• Environments where an application might be idle for long periods of time and is sharing or competing for resources with many other applications.

  • An application might have very different heap space requirements during its execution. For example, the heap needed during start up might be greater than what is needed later during steady state execution.



One possibility is to have your background java application launch an external jvm instance each hour to run your task. That way only your original jvm application is running between tasks.


If your app is quiescent during periods of inactivity, it's possible the OS will swap out those pages for you, mitigating their pressure on physical memory.



Java best kept secret: -Xincgc It does impact performance but not always that much. Sometimes it does, depends on what you're doing. The incremental garbage collector hands memory back to the system quite well !

  • Thanks! I will look into that if I get a chance to go back to this project.
    – jocull
    Commented Jul 28, 2011 at 18:49
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    Note: Using OpenJDK 8, this prints out OpenJDK 64-Bit Server VM warning: Using incremental CMS is deprecated and will likely be removed in a future release Commented Oct 22, 2015 at 13:11

The JVM doesn't work that way. You can't give it back to the OS.

As noted by several people since this was written four years ago, you can give memory back to the OS if you give the proper GC settings to the JVM.

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    Getting the (Java) heap down to a lower level doesn't give the memory back to the OS. The effect is the same, though, since unused pages are swapped out and don't have a significant impact.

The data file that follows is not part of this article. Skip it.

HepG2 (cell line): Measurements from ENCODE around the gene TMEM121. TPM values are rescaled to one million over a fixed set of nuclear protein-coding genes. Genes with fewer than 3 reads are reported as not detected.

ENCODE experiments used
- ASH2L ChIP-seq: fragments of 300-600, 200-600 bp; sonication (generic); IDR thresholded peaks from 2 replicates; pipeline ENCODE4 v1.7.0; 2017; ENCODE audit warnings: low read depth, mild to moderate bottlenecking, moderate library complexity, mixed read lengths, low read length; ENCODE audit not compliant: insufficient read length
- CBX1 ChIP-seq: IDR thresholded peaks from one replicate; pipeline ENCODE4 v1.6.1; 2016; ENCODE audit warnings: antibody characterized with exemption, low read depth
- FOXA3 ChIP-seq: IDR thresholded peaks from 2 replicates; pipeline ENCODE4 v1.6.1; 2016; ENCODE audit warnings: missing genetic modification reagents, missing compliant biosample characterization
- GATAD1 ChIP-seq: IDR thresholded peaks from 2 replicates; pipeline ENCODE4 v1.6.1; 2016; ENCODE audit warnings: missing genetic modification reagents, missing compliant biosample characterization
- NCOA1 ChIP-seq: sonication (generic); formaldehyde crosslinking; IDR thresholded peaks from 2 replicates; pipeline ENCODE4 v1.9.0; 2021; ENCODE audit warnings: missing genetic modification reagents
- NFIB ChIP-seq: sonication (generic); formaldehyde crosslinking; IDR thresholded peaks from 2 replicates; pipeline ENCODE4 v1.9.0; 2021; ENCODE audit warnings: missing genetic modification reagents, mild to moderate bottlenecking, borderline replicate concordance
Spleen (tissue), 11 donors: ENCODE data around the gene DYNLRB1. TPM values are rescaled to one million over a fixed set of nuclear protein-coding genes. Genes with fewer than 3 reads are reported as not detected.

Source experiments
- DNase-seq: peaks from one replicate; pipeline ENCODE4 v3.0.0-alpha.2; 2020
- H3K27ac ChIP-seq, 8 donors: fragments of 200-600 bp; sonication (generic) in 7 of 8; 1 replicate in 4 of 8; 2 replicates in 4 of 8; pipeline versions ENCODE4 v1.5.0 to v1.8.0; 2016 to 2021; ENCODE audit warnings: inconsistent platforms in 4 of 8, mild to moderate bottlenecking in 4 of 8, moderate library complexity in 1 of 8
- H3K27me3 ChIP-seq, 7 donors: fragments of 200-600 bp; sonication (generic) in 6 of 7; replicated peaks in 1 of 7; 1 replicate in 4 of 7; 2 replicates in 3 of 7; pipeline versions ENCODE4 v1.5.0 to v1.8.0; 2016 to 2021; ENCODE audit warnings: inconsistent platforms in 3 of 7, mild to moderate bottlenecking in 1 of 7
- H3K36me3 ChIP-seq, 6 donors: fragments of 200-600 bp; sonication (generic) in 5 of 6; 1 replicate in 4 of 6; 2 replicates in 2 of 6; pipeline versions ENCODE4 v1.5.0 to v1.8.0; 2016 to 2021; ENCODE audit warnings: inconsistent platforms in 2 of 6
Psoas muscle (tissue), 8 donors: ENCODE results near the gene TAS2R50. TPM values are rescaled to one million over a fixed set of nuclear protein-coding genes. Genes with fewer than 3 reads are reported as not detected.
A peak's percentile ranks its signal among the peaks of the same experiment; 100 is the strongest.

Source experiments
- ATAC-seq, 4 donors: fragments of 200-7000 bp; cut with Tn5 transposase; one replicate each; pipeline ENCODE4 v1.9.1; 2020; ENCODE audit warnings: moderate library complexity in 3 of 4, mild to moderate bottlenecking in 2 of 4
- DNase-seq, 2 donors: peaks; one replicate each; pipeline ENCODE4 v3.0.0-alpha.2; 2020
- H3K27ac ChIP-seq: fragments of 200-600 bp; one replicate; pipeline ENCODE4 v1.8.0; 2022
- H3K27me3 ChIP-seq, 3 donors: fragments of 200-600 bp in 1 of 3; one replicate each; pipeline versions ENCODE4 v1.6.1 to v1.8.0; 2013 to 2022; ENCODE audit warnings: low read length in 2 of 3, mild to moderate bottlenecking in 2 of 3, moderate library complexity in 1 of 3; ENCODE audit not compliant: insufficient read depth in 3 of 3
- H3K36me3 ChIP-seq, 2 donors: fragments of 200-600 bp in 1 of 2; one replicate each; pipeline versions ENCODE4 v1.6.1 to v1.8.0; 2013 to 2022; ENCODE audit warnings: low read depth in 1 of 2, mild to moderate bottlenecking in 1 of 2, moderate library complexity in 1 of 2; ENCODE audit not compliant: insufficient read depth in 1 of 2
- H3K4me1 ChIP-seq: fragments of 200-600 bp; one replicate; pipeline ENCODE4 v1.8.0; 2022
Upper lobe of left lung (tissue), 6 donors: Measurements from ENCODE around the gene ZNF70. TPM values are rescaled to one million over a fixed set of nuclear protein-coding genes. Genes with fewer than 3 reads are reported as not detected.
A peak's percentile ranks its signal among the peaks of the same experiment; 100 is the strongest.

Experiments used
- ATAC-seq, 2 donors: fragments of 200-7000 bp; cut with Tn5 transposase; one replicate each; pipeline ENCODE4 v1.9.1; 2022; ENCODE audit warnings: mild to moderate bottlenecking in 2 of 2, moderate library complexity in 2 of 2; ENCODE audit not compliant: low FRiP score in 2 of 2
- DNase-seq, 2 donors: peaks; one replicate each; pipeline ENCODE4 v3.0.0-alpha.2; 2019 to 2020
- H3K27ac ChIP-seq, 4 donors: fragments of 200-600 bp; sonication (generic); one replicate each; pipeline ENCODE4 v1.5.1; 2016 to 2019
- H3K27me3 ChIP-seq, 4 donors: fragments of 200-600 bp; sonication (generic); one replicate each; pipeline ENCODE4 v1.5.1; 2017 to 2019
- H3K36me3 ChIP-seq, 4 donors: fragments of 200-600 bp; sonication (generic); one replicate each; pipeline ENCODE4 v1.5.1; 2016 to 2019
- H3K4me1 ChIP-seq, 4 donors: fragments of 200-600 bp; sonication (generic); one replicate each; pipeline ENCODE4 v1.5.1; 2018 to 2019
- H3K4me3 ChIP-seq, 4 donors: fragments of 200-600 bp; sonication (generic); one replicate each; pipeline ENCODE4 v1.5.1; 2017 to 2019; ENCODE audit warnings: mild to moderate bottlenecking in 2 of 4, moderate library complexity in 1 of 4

– andersoj
    Commented Feb 10, 2011 at 1:49
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    @jocull: JVM can garbage-collect and compact its heap; there'll be many unused pages. JVM can't return it to the OS as freed memory, but it will not use these pages. Running out of RAM, OS will swap these pages out, allowing active processes to use the physical RAM these pages used to occupy. This is not exactly 'freeing memory', and some disk I/O is involved, but the effect is similar: you give active processes some of the RAM that JVM occupied earlier.
    – 9000
    Commented Feb 10, 2011 at 1:59
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    I've seem the JVM give back memory to the OS under Windows XP. So it is possible.
    – Steve Kuo
    Commented Feb 10, 2011 at 5:04
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    -Xincgc does give memory back to the system !
    – Mike
    Commented Jul 28, 2011 at 18:10
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    At least since Java 1.5 memory CAN be returned to the OS. See stopcoding.wordpress.com/2010/04/12/… for an impressive example.
    – A.H.
    Commented Feb 21, 2012 at 13:23